30 years and counting as a free country, India had a whole new generation without any formal Urdu education. To quote from a Sahir poem written in 1968:
Jin shehron may goonji thi Ghalib ki nava barson
Un shehron may ab Urdu benaam-o-nishan thehri

(Cities, where for years Ghalib’s voice echoed/In those very cities, Urdu is now without a trace)

Without formal education, the capacity of the paying public to follow highly Persianised vocabulary declined. “Yeh public hai, sab janti hai”(the public knows everything) sang Rajesh Khanna for Roti. Bollwywood’s faith in the public was just as strong. Given its audience’s new linguistic capabilities, it toned down some of its own high falutin’ Persian vocabulary. Sahir himself had to adapt. His most famous song from the period, Kabhie Kabhie is a highly simplified version of one of his poems (recited by Amitabh’s character here).

This period saw a very interesting linguistic trend. For half a century now, Bollywood had used a register oscillating between everyday Hindustani and Persianised Hindustani to express itself. But 30 years after independence, the development of Sanskritised Hindustani had made Shudh Hindi a player as well. And, moreover, given its use by academia, literature and the government, the register carried a weightiness of its own. This is why, as Mukul Kesavan notes in his fantastic essay, Urdu, Awadh and Tawaif: the Islamicate Roots of Hindi Cinema, when directors such as Benegal and Nihalani wanted to title their New Wave films, they chose Sanskritised names such as Ankur, Nishant, Manthan, Bhumika, Akrosh and Ardhsatya. They wanted a clear demarcation between the mainstream, “song-and-dance” Bollywood and themselves. Choosing weighty Sanskritised titles, never used before in the industry, helped them achieve that branding.

Now (1990s- )

A spurt of old-style Persianised lyrics came in the 90s. Unfortunately, however, these were the last throes of a dying animal. This period is typified by the cringe-inducing vacuousness of Sameer with his endless cycle of sanams and saajans, dils and mohabbat. More of a caricature than anything else.

It took some time but as Bollywood entered the 2000s, it had made yet another linguistic shift. This time it introduced a language with generous helpings of English vocabulary, in keeping with the current register prevalent in urban India and even in large parts of rural India. While on a trip to Chhapra in Bihar, a waiter in a local dhaba was unable to understand me when I asked him whether he had any “ghosht” or “maans” dishes. Comprehension dawned on him though when I used the word “meat”. That’s how embedded English vocabulary is in India today so it’s not surprising that Bollywood has followed suit.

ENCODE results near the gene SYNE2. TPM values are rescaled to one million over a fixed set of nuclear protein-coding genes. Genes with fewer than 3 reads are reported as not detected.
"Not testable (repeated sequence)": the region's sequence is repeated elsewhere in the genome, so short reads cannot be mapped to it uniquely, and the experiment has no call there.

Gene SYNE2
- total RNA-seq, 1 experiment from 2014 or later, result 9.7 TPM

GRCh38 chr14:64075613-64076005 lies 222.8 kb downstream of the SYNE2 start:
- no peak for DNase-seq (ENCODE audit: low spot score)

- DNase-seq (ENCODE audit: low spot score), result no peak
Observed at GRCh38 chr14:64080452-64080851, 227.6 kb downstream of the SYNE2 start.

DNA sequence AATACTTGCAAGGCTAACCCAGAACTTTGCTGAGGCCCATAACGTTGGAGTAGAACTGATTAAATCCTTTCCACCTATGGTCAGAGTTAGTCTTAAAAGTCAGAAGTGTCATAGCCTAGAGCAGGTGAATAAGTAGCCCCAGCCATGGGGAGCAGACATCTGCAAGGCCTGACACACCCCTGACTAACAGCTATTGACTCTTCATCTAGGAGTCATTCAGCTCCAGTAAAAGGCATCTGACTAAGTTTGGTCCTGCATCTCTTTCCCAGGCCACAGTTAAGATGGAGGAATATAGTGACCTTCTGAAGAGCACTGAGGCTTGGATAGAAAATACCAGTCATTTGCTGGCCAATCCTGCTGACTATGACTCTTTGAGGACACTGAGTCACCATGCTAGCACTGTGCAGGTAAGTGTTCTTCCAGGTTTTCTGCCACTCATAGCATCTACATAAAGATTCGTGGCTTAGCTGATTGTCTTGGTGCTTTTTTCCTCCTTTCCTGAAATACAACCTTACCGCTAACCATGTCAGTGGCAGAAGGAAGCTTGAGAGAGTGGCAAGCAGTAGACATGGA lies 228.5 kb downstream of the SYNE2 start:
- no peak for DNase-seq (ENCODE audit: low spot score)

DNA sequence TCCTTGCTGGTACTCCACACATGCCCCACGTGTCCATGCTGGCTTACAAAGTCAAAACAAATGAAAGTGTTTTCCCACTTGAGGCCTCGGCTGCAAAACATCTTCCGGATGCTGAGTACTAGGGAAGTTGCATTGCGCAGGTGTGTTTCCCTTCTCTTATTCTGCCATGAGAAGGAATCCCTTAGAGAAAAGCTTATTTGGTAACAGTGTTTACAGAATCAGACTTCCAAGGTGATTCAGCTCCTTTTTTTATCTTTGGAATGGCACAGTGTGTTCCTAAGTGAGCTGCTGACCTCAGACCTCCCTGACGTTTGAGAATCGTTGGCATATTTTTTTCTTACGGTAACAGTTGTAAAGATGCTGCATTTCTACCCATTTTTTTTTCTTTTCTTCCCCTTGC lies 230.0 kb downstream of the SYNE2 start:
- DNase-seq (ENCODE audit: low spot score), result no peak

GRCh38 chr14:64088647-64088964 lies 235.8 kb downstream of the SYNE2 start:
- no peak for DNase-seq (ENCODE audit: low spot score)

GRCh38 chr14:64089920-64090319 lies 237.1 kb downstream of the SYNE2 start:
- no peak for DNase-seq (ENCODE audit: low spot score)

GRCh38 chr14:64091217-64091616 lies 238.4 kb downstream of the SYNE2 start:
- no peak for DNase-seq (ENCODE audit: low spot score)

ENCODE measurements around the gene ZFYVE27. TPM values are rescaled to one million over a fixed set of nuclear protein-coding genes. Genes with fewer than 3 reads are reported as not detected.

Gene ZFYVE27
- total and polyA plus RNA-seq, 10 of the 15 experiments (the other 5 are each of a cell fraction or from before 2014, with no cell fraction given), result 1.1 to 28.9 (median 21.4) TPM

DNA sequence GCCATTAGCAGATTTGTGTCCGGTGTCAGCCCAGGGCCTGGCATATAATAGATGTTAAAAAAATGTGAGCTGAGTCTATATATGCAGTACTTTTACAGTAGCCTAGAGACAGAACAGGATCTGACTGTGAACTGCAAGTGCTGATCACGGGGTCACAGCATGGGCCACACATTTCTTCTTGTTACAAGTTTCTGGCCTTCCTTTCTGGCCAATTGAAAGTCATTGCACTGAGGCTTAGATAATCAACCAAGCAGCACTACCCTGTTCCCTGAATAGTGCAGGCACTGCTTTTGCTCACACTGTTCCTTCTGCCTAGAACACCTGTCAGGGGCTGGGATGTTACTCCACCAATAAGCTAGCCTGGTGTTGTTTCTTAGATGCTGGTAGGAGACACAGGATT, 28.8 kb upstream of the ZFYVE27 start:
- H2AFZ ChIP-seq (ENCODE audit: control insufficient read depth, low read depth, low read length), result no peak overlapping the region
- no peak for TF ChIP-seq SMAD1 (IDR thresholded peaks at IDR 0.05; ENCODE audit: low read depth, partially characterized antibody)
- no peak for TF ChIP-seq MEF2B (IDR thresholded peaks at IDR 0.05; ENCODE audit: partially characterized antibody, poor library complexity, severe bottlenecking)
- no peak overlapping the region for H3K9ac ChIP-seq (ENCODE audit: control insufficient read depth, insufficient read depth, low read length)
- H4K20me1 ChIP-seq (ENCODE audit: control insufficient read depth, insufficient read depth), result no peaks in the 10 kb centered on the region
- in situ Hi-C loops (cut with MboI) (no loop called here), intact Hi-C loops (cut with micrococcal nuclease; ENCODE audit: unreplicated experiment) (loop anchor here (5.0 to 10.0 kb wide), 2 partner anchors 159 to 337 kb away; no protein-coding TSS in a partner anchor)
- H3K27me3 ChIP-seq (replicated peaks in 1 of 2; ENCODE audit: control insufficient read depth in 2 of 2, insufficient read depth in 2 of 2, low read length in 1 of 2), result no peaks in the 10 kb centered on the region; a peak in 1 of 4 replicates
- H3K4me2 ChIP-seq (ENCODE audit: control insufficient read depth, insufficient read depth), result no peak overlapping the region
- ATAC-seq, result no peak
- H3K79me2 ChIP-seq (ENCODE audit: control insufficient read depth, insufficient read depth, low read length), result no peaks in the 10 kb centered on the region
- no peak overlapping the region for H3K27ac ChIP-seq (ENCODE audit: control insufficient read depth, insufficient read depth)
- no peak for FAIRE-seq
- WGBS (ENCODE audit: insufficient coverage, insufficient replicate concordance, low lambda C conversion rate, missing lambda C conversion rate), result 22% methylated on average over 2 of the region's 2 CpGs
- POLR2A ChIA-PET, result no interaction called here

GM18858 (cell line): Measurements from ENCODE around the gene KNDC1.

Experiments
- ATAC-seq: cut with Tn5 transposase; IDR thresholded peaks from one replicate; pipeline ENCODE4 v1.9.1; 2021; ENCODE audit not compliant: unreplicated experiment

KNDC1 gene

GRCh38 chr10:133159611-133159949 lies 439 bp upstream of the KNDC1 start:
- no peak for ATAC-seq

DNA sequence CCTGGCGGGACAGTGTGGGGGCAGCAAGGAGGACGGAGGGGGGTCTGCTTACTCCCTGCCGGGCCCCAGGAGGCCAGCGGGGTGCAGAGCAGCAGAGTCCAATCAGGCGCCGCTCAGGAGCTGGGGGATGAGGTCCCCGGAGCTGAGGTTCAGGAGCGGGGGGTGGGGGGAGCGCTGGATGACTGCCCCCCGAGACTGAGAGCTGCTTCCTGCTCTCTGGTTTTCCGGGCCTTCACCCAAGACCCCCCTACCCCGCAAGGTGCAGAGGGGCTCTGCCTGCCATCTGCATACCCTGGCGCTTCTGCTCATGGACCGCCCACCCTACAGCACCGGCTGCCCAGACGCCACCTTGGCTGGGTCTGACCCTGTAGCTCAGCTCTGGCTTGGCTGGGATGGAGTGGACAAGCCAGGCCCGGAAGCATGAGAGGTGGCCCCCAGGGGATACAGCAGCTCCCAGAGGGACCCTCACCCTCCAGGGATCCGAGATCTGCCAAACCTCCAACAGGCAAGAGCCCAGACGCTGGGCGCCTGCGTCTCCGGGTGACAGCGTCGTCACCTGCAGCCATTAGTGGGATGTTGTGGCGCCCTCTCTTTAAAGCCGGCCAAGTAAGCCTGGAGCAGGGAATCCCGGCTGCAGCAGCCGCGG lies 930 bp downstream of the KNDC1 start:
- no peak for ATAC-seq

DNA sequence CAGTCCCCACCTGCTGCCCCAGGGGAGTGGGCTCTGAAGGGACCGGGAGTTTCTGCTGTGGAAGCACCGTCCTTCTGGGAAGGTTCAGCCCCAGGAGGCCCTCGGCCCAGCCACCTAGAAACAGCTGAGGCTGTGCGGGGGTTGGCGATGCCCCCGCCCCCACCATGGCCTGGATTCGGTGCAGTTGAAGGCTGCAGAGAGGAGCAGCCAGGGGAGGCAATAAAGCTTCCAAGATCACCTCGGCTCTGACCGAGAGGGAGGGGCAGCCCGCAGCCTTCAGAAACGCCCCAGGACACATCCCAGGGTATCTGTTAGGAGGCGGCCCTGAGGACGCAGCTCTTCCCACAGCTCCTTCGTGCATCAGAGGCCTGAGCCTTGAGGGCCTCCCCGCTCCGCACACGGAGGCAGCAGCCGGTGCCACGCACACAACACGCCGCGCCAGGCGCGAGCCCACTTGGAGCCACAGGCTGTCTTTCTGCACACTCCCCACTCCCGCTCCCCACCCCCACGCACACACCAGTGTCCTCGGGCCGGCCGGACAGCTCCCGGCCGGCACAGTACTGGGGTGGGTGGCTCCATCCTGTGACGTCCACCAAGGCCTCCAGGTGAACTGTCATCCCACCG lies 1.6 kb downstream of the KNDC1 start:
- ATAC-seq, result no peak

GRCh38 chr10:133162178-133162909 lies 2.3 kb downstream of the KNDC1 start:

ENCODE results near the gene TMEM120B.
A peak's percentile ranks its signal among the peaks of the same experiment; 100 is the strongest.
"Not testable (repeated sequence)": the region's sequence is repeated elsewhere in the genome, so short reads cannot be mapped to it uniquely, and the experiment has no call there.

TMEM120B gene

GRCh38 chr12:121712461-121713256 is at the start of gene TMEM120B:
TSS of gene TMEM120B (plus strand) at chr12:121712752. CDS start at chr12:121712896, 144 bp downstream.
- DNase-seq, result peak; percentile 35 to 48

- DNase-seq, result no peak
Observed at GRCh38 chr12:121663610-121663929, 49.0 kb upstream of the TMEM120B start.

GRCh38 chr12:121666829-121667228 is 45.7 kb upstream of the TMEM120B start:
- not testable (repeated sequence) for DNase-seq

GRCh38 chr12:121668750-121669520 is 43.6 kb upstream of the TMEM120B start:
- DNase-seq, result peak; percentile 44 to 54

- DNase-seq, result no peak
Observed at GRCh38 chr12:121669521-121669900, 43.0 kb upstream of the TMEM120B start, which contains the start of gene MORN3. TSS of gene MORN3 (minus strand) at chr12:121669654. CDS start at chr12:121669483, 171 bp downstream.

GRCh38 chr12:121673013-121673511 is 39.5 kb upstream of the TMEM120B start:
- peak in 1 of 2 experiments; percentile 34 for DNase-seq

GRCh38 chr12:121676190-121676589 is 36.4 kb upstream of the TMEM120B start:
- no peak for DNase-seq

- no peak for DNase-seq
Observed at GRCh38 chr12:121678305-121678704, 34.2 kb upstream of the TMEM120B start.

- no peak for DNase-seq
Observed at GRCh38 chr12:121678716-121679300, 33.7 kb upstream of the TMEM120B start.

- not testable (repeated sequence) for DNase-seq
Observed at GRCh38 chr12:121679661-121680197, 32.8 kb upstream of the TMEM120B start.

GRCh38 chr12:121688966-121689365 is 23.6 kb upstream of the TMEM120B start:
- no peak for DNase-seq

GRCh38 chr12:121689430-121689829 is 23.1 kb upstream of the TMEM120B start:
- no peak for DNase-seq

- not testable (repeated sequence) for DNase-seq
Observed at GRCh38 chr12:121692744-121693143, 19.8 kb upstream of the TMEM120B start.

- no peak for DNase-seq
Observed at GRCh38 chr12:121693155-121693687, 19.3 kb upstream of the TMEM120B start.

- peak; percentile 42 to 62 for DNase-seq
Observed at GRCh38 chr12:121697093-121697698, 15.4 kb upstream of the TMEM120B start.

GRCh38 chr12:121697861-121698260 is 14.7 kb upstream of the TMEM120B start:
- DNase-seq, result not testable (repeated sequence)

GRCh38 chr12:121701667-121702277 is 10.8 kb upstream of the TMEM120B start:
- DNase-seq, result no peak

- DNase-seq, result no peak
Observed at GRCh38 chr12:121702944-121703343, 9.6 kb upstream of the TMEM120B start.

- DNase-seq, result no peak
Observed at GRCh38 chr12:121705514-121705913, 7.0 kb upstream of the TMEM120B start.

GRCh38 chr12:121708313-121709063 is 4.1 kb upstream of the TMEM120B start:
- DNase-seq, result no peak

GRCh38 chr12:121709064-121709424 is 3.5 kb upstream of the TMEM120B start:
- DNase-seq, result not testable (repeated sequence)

Just take a look at some of our recent film titles: Mere Dad Ki Maruti, I Me aur Main, Murder, Anybody can Dance, No one Killed Jessica, Bodyguard, Rockstar, Agent Vinod, Vicky Donor, I Hate Love get the point. English vocabulary is today a significant part of Bollywood’s reality.

I can talk English. I can walk English. I can laugh English. Because English is a very phunny language,” rattled off Amitabh Bacchan’s character in the 1982 movie Namal Halal, poking fun at the Queen’s language. In 2007 though, one of Bheja Fry’s main comedic elements was the fact that the character of Bharat Bhushan (Vinay Pathak) spoke purely in Hindi. In less than three decades Bollywood went from making fun of English to being made fun of because one did not know the language.

The last bastion that English vocabulary is still to breach in Bollywood remains song lyrics. This is a hurdle that, interestingly, Sanskritised Hindustani has still not been able to clear. Songs would still use a dil rather than hriday, kismat rather than bhagya and khoon rather than rakt. In fact, the Sanskritised Hindustani equivalents, if used, would sound downright odd in some cases. English, though, has had better luck.  In Karan Johar’s saccharine sweet family saga, Kabhi Khushi Kabhie Gham, Hrithik Roshan woos Kareena by crooning, “You are my Sonia” as a crowd of blondes gyrate behind him. Sheila’s introduction to her fans is “My name is Sheila” and, while in an earlier age, love would drive people paagal or deewaana, Aishwariya, instead, is driven “crazy” in Dhoom 2 by her lover’s charms.  Even Gulzar had to bend, getting his characters to ask “personal” questions (Kajrare from Bunty and Bubbly). That said, as the recent song Khushamdeed (Go Goa Gone) shows, Persianised vocabulary does pop up now and then as far as lyrics go even as more Anglicised vocabulary takes over the dialogues.

Given the trend, though, it’s only a matter of time before the industry switches completely to Hinglish as the standard medium of expression. If you’re a purist, this might make you sad. Tough cookies but Bollywood really doesn’t care. It has accurately reflected the way Indians speak for 80 years now and that’s something that is not going to change.